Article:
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Judge orders court staff onto streets to find extra juror under ‘rarely used’ law so trial can start on time – Daily Telegraph

Posted June 7th, 2016 in juries, news, trials by tracey

‘A judge took the unusual step of ordering court staff to take to the streets and find extra jurors after they were left without enough to start a sex assault trial.’

Full story

Daily Telegraph, 7th June 2016

Source: www.telegraph.co.uk

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NHSLA ordered to pay indemnity costs for surveillance video “ambush” – Litigation Futures

‘The NHS Litigation Authority (NHSLA) has been ordered by the High Court to pay indemnity costs after sending a last-minute surveillance video to the claimant’s lawyers which resulted in a trial being vacated.’

Full story

Litigation Futures, 16th May 2016

Source: www.litigationfutures.com

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UK government spent £105,000 in legal fees on lost air pollution case – The Guardian

‘The government spent at least £105,000 in legal costs while fighting and losing a court challenge over illegal levels of air pollution, according to data released through freedom of information rules, and now faces further bills from a new case it is contesting.’

Full story

The Guardian, 11th May 2016

Source: www.guardian.co.uk

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Technology and the Law – Speech by Lord Neuberger

Posted April 26th, 2016 in courts, evidence, judges, news, privacy, speeches, trials, video recordings, witnesses by sally

Technology and the Law

Speech by Lord Neuberger, President of The Supreme Court

British Irish Commercial Bar Association Law Forum, 21st April 2016

Source: www.supremecourt.uk

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Ben Butler murder trial: Ellie ‘killed after conviction quashed’ – BBC News

Posted April 20th, 2016 in child abuse, children, murder, trials by sally

‘A “hot-tempered” father accused of killing his six-year-old daughter had a conviction for assaulting her as a baby quashed, a court has heard.’

Full story

BBC News, 19th April 2016

Source: www.bbc.co.uk

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Dangerous drivers should not be allowed to choose trial by jury – The Guardian

Posted April 8th, 2016 in dangerous driving, judges, juries, news, trials by sally

‘It might seem an unlikely thing for a QC to advocate – but this is about justice: jurors are too ready to acquit drivers who cause death or injury to pedestrians and cyclists.’

Full story

The Guardian, 8th April 2016

Source: www.guardian.co.uk

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Angela Wrightson murder: How the media fought to report the case – BBC News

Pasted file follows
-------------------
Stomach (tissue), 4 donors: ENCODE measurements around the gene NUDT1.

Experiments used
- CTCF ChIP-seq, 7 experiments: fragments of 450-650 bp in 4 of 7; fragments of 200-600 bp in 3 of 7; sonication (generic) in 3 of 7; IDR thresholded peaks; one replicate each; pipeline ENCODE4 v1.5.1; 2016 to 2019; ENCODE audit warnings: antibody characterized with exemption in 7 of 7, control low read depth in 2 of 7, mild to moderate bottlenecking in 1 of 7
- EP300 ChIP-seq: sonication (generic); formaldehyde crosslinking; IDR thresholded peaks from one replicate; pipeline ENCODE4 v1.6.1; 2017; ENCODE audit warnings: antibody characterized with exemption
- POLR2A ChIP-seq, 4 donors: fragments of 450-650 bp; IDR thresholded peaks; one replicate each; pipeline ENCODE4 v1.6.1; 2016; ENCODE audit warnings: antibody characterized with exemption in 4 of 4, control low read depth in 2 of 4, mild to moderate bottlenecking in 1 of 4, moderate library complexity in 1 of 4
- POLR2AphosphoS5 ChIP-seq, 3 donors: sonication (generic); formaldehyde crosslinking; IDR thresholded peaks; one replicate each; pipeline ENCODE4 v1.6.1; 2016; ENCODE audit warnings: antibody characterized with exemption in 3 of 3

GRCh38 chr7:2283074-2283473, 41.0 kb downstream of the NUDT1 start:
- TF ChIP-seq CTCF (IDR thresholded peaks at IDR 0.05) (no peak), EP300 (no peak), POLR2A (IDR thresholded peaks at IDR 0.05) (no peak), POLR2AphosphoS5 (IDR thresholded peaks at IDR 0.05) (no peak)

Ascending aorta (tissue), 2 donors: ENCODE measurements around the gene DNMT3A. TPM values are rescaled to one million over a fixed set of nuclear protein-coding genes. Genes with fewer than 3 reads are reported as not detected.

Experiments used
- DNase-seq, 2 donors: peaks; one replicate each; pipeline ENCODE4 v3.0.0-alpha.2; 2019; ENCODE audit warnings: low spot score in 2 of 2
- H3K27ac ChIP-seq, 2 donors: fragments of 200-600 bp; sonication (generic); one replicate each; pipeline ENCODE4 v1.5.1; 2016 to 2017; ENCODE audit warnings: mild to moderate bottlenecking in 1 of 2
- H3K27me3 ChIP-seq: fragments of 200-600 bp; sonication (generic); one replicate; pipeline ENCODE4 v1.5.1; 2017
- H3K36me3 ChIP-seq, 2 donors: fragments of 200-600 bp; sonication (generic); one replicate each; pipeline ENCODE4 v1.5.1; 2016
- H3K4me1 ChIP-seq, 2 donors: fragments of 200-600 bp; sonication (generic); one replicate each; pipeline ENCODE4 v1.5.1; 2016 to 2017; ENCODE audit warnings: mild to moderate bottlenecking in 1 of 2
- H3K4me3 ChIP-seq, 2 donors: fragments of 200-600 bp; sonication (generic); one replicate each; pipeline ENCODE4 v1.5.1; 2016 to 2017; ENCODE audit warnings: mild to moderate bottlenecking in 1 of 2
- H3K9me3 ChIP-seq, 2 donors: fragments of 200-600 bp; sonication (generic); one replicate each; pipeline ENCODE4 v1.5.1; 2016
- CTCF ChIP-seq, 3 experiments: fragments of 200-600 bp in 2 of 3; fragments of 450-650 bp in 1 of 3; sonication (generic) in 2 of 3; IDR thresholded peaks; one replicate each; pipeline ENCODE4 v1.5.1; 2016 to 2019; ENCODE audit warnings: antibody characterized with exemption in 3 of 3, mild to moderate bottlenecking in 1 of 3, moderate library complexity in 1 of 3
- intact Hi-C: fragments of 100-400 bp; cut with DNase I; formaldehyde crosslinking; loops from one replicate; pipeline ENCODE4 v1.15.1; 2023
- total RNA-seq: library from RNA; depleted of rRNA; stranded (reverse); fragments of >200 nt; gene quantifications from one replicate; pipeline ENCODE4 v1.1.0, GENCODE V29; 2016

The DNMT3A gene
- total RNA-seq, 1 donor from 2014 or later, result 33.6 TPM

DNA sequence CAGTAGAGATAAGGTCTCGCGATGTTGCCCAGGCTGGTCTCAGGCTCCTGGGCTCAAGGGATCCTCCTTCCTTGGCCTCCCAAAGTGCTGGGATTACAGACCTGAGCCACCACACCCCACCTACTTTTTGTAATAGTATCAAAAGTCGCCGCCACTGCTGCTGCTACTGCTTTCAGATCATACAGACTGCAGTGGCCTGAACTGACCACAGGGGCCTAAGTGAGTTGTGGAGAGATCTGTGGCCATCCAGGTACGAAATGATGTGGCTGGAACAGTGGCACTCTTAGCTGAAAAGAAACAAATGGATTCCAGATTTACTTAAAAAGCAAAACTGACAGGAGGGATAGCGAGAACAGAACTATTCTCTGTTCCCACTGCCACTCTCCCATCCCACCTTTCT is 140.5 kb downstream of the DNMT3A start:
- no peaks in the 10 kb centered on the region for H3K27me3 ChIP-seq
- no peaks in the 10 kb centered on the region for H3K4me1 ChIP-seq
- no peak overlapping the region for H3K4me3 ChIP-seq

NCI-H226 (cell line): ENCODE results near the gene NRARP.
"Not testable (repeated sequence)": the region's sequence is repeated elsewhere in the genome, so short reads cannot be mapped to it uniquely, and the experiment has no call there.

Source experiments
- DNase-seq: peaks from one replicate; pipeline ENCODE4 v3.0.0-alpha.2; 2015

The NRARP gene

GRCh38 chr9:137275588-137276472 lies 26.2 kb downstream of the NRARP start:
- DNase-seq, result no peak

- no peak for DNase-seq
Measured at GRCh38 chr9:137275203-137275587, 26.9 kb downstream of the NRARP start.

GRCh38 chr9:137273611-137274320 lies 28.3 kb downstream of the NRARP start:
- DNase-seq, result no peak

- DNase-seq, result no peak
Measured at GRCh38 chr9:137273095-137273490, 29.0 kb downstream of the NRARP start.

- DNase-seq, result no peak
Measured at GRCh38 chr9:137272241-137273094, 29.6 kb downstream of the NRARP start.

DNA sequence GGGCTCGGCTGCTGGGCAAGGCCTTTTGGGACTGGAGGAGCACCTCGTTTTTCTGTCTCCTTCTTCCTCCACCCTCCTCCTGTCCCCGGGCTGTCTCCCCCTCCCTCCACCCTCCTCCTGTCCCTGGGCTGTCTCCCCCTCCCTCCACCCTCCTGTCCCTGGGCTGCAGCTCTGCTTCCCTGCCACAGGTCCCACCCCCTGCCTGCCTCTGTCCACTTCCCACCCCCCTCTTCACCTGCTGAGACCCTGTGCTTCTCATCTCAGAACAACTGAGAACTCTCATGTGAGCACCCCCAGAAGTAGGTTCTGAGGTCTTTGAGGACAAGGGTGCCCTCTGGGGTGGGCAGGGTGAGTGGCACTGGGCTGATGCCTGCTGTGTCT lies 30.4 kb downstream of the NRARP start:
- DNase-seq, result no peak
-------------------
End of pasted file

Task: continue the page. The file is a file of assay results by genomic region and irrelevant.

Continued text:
Posted April 7th, 2016 in internet, media, murder, news, reporting restrictions, retrials, trials by sally

‘The jury in the trial of two girls convicted of murdering a vulnerable woman heard graphic evidence of how they tortured and beat her to death. But the crime sparked such abusive comments on Facebook that a judge feared the girls could not have a fair hearing. He scrapped the case and ordered a retrial for the following year – leading to a seven-month fight by the media to be allowed to report on it. This is what happened.’

Full story

BBC News, 7th April 2016

Source: www.bbc.co.uk

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Damages in Fatal Accidents Claims: Supreme Court decision as to proper basis for calculations of future loss – Henderson Chambers

Posted March 22nd, 2016 in accidents, appeals, asbestos, damages, industrial injuries, news, Supreme Court, trials by sally

‘In Knauer (Widower and Administrator of the Estate of Sally Ann Knaur) v Ministry of Justice [2016] UKSC 9, the Supreme Court has held that the correct date as at which to assess the multiplier when fixing damages for future loss in claims under the Fatal Accidents Act 1976 should be the date of trial and not the date of death. In doing so it refused to follow two decisions of the House of Lords (Cookson v Knowles [1979] AC 556 and Graham v Dodds [1983] 1 WLR 808) pursuant to which the relevant date had been the date of death.’

Full story

Henderson Chambers, February 2016

Source: www.hendersonchambers.co.uk

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Thomas Orchard trial: jury discharged as judge halts proceedings – The Guardian

Posted March 22nd, 2016 in death in custody, juries, news, police, retrials, trials by sally

‘A jury considering verdicts in the trial of a police custody sergeant and two detention officers accused of killing a church caretaker who died after being restrained has been discharged.’

Full story

The Guardian, 21st March 2016

Source: www.guardian.co.uk

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Becky Watts killers received £400,000 in legal aid – BBC News

Posted March 3rd, 2016 in appeals, costs, legal aid, news, trials by sally

‘The killers of Bristol teenager Becky Watts were granted more than £400,000 in legal aid, a Freedom of Information request has revealed.’

Full story

BBC News, 3rd March 2016

Source: www.bbc.co.uk